“Optimism is a political position, to be wielded like a club… It’s a choice made to insist that things could be better if we worked at it.”
Skyvillages serve as the new farms, floating above the Earth, returning only long enough to plant and harvest crops. Livestock becomes free range, though most meat is grown in vats. The urban landscape is also re-envisioned, as Robinson writes, “… farms on the roofs, water capture systems, water tanks on the roofs in the traditional NYC style, lifestraw purification filters, all standard operating procedure everywhere in lower Manhattan.”
He notes for the interview, “Technology is advancing rapidly on these fronts, if you use the usual sense of the word and mean machinery and chemistry and materials science. I didn’t make any of that up in this book—maybe the diamond spray [for waterproofing]. But in the important areas, carbon neutral and even carbon negative technologies are ready to accomplish what we want to get done—generate energy, grow food, and move around—and they’re being made stronger every year.
“But still they can’t save us, because they are prototypes. There’s been good progress with solar and wind power, and in other areas, but they all have yet to be implemented at speed, they are still constrained by what gets called market forces. They have to be paid for—the materials and the human labor time it will take to implement them.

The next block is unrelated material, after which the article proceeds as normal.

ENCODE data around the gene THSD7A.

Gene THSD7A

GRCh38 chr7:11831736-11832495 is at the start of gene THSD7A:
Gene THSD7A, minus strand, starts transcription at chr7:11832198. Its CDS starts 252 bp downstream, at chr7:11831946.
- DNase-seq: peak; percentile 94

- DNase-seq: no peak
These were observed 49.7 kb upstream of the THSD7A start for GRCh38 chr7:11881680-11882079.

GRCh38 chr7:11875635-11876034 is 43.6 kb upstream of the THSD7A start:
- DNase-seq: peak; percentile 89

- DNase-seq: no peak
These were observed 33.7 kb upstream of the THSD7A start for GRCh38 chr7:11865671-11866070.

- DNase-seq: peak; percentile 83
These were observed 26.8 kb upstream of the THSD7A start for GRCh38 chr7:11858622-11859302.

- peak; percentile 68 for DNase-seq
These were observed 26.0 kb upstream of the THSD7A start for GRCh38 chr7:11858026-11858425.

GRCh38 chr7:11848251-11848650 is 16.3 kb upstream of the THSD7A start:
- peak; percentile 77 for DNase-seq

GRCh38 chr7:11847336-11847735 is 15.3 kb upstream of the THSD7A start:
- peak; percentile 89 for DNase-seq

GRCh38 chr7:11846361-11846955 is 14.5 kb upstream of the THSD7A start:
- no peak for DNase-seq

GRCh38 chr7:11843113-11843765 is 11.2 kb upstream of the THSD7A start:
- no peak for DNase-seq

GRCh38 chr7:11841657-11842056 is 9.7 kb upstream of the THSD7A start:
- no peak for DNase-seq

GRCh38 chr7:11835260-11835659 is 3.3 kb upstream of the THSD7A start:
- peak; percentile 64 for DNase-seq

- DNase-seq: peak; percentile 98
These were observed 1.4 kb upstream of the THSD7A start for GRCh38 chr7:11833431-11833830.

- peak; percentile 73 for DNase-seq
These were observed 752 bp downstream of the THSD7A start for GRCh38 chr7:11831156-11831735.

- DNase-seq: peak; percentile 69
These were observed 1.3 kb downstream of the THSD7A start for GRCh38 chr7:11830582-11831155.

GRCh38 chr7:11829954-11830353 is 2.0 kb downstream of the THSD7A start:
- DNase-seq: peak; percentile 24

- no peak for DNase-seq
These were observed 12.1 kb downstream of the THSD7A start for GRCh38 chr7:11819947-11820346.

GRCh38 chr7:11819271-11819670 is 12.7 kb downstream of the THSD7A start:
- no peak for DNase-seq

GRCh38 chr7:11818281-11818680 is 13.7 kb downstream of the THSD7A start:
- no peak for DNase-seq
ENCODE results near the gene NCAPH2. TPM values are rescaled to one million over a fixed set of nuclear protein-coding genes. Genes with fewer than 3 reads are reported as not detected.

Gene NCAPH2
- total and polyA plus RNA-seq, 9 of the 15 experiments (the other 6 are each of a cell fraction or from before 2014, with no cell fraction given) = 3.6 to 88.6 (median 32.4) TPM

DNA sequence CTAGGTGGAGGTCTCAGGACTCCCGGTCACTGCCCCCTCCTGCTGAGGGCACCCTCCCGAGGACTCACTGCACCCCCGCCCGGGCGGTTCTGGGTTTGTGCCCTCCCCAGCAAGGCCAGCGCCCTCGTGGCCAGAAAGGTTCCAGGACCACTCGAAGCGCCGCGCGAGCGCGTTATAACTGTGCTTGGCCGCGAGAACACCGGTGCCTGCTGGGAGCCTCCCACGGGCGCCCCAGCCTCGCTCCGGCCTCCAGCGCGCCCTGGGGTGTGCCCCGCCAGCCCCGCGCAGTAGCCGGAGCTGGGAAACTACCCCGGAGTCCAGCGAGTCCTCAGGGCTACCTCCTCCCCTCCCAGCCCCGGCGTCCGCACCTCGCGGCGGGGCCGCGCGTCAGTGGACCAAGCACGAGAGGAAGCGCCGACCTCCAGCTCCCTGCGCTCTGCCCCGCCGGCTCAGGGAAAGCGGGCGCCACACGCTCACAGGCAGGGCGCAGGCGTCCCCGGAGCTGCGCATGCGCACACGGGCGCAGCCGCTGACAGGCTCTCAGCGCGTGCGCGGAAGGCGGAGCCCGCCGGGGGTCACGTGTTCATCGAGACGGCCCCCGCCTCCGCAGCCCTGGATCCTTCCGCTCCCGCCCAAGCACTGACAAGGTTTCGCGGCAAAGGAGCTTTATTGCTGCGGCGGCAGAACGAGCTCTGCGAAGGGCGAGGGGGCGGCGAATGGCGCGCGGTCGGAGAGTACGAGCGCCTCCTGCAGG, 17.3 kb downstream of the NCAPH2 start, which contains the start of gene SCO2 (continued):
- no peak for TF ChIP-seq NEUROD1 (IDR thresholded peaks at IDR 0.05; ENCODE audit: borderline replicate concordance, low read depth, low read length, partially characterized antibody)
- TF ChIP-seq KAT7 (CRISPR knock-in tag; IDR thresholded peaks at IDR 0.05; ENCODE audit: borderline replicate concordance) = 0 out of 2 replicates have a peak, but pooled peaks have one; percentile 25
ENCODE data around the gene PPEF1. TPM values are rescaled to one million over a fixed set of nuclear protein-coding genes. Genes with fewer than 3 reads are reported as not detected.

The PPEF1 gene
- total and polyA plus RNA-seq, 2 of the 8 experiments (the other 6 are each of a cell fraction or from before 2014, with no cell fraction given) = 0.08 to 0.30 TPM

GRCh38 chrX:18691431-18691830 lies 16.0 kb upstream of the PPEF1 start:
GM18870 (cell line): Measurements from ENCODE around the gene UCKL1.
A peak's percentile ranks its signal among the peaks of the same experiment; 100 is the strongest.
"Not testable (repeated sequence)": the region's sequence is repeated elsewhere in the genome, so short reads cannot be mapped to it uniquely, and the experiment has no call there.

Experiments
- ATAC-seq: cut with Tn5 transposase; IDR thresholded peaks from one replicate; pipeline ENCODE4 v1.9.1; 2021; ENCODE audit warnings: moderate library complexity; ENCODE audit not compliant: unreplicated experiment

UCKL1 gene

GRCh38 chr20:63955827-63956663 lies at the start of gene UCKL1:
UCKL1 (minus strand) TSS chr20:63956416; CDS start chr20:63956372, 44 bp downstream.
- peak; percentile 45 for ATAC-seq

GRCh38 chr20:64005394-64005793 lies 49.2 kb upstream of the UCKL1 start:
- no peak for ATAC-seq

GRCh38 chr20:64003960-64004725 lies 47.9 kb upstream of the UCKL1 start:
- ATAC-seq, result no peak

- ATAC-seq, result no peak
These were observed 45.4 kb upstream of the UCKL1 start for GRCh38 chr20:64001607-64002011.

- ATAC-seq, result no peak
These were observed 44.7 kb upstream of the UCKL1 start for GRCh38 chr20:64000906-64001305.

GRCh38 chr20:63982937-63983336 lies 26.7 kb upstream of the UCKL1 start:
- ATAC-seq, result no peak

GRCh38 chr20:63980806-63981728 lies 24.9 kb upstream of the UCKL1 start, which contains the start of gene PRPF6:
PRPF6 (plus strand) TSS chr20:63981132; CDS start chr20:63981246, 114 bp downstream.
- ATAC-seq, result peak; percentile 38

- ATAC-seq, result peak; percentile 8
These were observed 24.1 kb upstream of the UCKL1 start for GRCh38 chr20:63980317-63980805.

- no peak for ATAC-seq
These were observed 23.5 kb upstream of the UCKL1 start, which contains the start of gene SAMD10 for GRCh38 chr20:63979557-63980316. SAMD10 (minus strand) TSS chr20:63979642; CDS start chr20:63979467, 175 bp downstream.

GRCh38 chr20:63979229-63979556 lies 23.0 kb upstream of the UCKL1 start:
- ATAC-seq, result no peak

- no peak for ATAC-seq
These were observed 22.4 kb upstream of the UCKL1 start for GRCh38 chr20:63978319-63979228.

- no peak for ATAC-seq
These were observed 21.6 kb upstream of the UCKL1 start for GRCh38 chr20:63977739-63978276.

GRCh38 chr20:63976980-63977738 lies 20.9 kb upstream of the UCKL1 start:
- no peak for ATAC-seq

But if we continue to believe what our current economic system tells us, we can’t afford to do that. We can’t afford to save the biosphere and create a sustainable civilization—it’s too expensive! Economics proves it, and is the law of the world.
So what does that mean? It means that our economics is inadequate to the situation we find ourselves in. It’s a fraud on the future generations, a Ponzi scheme, a mistake we’re trapped in—however you want to characterize it, it isn’t up to the task of rapidly implementing our already-invented clean techs.”
Unfettered capitalism and the practices that led to the 2008 economic meltdown are squarely in Robinson’s crosshairs in New York 2140, where the future is no less unscrupulous than the present. The subprime mortgage crisis has been replaced by something he calls the Intertidal Property Pricing Index, where investors hedge against properties that exist in the fragile zone between high and low tide—another riff on sell high and buy low.
In the end, Robinson’s unlikely cast of characters overcome market forces and cash in on a better society. In light of recent rising uncertainty in the United States and abroad, I couldn’t help but ask Robinson if he’s still optimistic.
“Optimism is a political position, to be wielded like a club. It’s not naïve and it’s not innocent. … [O]ptimism is a moral and political position. It’s a choice made to insist that things could be better if we worked at it. [Italian neo-Marxist theorist Antonio] Gramsci suggested this with his motto, ‘Pessimism of the intellect, optimism of the will.’
“This is just one moment in a long battle between science and capitalism. That’s the story of our time, and the story won’t end in our lifetime, but we can pitch in and make a contribution toward the good, and I trust many people will. Is that optimism? I think it’s just a description of the project at hand.”